Leonard Lauder, the billionaire heir to cosmetics giant Estée Lauder, just donated an unprecedented 78 Cubist paintings to the Metropolitan Museum of Art in New York.
It’s a gift so monumental that even art appraisers have shied away from assigning an exact dollar value (Forbes is throwing around a $1.1 billion estimate, while one appraiser told ABC News it could be as much as $2 billion).
Lauder himself has been a long-time lover and collector of art, a well as a prominent philanthropist in the art world. Just five years ago, he endowed more than $130 million to the Whitney Museum of Art and last year he donated $1 billion worth of art to his own private art gallery, the museum Austrian and German art.
“Whenever I’ve given something to a museum, I’ve wanted it to be transformative,” Lauder told the New York Times of his donation to the Met. “This wasn’t a bidding war. I went knocking, and the door opened easily.”
But there’s no denying that behind that door was more than just the opportunity to cement his legacy for decades to come –– Lauder is also employing one of the most commonly used tax strategies of the wealthy.
A master of tax evasion
Lauder is no stranger to working the tax code in his favour. He’s often cited in arguments for getting rid of the cushy tax breaks for charitable giving that hugely benefit the uber wealthy.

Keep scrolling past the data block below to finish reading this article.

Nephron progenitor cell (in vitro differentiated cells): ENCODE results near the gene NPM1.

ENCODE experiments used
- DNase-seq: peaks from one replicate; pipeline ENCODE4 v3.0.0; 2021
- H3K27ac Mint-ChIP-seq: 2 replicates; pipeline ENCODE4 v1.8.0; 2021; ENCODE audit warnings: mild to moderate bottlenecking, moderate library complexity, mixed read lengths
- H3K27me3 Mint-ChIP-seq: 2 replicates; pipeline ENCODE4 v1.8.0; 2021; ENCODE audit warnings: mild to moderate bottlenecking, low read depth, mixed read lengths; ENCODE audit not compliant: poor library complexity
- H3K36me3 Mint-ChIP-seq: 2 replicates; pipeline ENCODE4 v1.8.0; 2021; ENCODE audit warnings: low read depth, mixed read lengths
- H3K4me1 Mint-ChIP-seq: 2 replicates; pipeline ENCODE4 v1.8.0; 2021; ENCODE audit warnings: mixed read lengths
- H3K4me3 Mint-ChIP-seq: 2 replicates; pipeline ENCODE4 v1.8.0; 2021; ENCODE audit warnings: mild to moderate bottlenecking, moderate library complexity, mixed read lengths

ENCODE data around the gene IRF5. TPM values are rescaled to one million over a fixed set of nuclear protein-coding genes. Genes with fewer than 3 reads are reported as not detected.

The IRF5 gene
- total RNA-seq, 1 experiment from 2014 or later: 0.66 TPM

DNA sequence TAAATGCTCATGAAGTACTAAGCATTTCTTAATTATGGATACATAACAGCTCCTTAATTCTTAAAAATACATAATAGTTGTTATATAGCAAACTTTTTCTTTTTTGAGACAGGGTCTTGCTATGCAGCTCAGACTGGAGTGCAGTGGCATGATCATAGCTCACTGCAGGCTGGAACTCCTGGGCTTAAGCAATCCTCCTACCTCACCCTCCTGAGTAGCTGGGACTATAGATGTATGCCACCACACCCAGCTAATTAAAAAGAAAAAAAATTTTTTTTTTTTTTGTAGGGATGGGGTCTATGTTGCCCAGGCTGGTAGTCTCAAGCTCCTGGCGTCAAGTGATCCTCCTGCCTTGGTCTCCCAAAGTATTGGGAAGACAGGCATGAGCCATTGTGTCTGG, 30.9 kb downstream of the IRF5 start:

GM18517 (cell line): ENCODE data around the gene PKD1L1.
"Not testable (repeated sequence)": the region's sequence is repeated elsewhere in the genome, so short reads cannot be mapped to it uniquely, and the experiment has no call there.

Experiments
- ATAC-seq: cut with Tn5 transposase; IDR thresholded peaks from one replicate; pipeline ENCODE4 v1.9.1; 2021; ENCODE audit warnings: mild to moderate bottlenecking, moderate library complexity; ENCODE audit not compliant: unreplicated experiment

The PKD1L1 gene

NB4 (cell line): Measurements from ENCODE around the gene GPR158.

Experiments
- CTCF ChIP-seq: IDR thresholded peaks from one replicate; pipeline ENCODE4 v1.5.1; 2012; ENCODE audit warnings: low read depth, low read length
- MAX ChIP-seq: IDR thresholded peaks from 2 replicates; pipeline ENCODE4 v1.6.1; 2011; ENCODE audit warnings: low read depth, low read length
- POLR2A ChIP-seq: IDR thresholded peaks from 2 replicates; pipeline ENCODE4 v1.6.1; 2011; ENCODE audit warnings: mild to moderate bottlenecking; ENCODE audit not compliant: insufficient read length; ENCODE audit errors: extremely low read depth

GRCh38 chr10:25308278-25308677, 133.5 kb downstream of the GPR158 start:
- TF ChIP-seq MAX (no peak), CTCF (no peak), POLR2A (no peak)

For example, it’s no coincidence that his cable television network, CME Enterprises, maintains an official headquarters in Bermuda, a well-known tax haven. In a 2011 investigative piece by the New York Times‘, it was revealed that Lauder used his stake in Estée Lauder to create a tax shelter that allowed him to skirt around “as much a $10 million in federal income taxes for years.”
His latest gift to the Met, though obviously a move that will immortalise him in the art world, is also conveniently another opportunity to reduce his taxable income.
“There’s always a motivation behind this kind of donation,” Wayne Steiger, founder of FlowPay, a mobile platform for charitable giving, told Business Insider.
“No. 1, I think people are generous, but in this day and age when you’re doing tax planning, those things also have a great benefit to their estate.”
Current U.S. tax code allows taxpayers to deduct charitable donations up to 30 per cent of their adjusted gross income (AGI), which means Lauder could be looking at a $300 million-dollar tax break –– and that’s based on Forbes’ conservative $1 billion appraisal of his Cubist collection.
“You can only deduct so much of your AGI, but the balance can be carried forward to another tax year,” said Janet Briaud, chief investment officer of Briaud Financial Advisors in College Station, Texas.
“That means you may not be able to deduct the whole value of the gift right away, but it may be deductible over a number of years.”
So is this donation the legacy Lauder is looking for, or simply a way to minimize his tax bill?
Chances are it’s a combination of both. Lauder spent more than four decades –– half his life –– meticulously cultivating his Cubist collection, which includes 33 Picassos, 17 Braques, 14 Légers and 14 works by Gris.
“For most people who give things like this, there’s an issue of wanting to pass on something more [than just money],” Briaud said. “They want to make a difference. It doesn’t have to be totally selfish, but it could be trying to leave that legacy. It’s all part of the [estate] planning process.”